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Building an image reveal animation with GreenSock

oluwadareseyi profile image Oluwadare Seyi ・4 min read

Hi, guys.

I hope I make this a series of posts where we'll build animations together.

Today, what we'll be building is an image reveal animation:

Image animation

I saw this animation on a website on Awwwards (They have totally cool websites on their platform btw, you should check it out).

I'll be using CodePen, and a link to the final project will be provided. I'll also be using GreenSock, an animation library, the best I've seen so far (even works perfectly with SVGs!). Here's their docs. Let's dive in.

First, we define the HTML:

<div class="img-container">
  <img src="https://images.unsplash.com/photo-1594903057066-3c2abea0f9cf?ixlib=rb-1.2.1&ixid=eyJhcHBfaWQiOjEyMDd9&auto=format&fit=crop&w=600&q=60" alt="overlay-image">
</div>
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The image-container div contains the image and our overlay. We then nest our img tag inside the parent div.

Next, we define the styles (I used SASS, you can totally use CSS):

body {
  height: 100vh;
  display: flex;
  justify-content: center;
  align-items: center;
  margin: 0;
  padding: 0 40px;
  visibility: hidden;
}

.img-container {
  position: relative;
  overflow: hidden;

  &:after {
    content: "";
    position: absolute;
    width: 0%;
    height: 100%;
    top: 0;
    left: 0;
    background: #000000;
  }
img {
    width: 100%;
    opacity: 0;
  }
}
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I'll quickly walk us through this. First, we define styles for the body, we want to center the image horizontally and vertically, so we declare a height of 100vh, we then use flexbox to align and justify center. We set a padding-left and right to add some spacing. I set the visibility of the body to hidden, you'll see why that is relevant soon.

Next, we work on our img-container, we'll be using the after pseudo selector, so we don't have to use an extra div, so we have to set it's positioning to relative, and we set a width of 100%.

We move to the after pseudo-selector, we position absolute, so it's position is relative to that of the img-container. We then give it a width of 0%, so it's hidden at first, a top of 0, and a left of 0 so the animation moves from left to right.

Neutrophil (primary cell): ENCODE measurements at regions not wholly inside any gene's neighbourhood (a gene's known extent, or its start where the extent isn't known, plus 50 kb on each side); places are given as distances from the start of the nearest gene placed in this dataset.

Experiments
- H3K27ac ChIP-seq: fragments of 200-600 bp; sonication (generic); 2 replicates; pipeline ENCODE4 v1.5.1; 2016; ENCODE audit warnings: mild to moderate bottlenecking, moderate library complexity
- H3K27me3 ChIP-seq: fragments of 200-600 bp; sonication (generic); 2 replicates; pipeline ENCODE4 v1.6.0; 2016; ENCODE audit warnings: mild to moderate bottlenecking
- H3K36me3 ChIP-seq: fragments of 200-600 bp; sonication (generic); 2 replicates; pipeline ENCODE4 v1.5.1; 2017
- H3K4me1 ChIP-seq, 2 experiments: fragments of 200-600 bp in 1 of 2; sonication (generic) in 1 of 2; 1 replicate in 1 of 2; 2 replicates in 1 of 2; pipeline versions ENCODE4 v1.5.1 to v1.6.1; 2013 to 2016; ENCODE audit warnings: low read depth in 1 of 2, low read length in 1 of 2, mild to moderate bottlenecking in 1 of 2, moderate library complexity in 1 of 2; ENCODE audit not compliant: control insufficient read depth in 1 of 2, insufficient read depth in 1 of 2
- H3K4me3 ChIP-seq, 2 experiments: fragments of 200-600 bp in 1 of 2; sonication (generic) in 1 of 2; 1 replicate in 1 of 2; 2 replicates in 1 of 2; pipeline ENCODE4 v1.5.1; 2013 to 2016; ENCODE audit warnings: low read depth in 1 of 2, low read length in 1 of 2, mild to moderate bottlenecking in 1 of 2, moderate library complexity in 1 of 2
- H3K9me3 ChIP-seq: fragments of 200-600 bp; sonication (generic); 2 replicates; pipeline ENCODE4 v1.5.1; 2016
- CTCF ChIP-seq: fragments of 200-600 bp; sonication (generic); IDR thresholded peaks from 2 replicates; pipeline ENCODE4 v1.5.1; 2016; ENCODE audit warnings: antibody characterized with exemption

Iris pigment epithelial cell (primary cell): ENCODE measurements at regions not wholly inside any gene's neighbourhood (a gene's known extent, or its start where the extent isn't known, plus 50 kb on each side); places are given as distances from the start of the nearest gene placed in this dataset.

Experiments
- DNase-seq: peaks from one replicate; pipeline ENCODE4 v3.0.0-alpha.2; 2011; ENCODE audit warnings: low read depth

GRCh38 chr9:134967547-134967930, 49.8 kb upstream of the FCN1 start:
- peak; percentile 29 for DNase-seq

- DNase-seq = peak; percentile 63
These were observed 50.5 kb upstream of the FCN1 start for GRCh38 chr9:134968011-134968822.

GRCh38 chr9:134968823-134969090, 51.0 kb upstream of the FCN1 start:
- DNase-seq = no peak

Next, we set the opacity of the image itself to zero, so it doesn't show at first.

Let's dive into the javascript:

You'll need to install GreenSock on whatever you're using (it supports frameworks such as React, Vue, etc. also). Here's the installation guide.

Here's the JavaScript code:

const tl = new TimelineMax();

const rule = CSSRulePlugin.getRule(".img-container:after");

// set the body's visibility.
tl.to("body", { duration: 0.5, css: { visibility: "visible" } })
  .to(rule, { duration: 1, width: "100%", ease: "Power2.ease" })
  .to(rule, { duration: 0, right: 0, left: "unset" })
  .to(rule, { duration: 1, width: "0%", ease: "Power2.ease" })
  .to("img", { duration: 0.2, opacity: 1, delay: -1 })
  .from("img", {
    duration: 1,
    scale: 1.4,
    ease: "Power2.easeInOut",
    delay: -1.2
  });

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Let's walk through this. The first thing we do is declare a timeline, a timeline is like a series of animations you want to occur sequentially, instead of having to write multiple delays. It's a way of stacking animations. We then create a CSS rule so GreenSock can access the pseudo-selector of the img-container, and store that rule in a constant.

Once the above is done, we start the timeline by chaining animations. The first thing we do is to set the visibility of the body to visible, this ensures that the animation starts only when the JS loads, to prevent flashing.

The next thing we do is set the width of :after (which we stored in rule variable) to 100%, so it opens up. Before we set it back to 0 so the image shows, we unset the left and set a right of zero. This ensures that the overlay moves from left to right, we then set the width back to zero.

We then move to the img, and we set it's opacity to 1, so we can see it again. We, however, don't want to wait for the overlay animation to finish running before we set the opacity, so we add a negative delay so it runs 1 second before.

The next thing we want to do is to set the scale of the image to 1.4, then set it back to its default (1). To do that, we use from instead of to because we want to set it from a declared state to its original state. We set a scale of 1.4, then set a negative delay so it starts scaling down beforehand.

After all this, the animation should be complete. i used GreenSock because it's a really good library for writing performant animations, it handles everything for you.

Feel free to ask questions/make reservations in the comment section.

Here's the final code:

Discussion

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saucekode profile image
Amaka Mbah

Great article. Looks good. Can you do one on getting started with Greensock? I have always wanted to learn it.

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oluwadareseyi profile image
Oluwadare Seyi Author

Hi, Amaka. That might possibly be my next article. You can check out the docs in the meantime. I'll look for any other helpful resource and send them to you.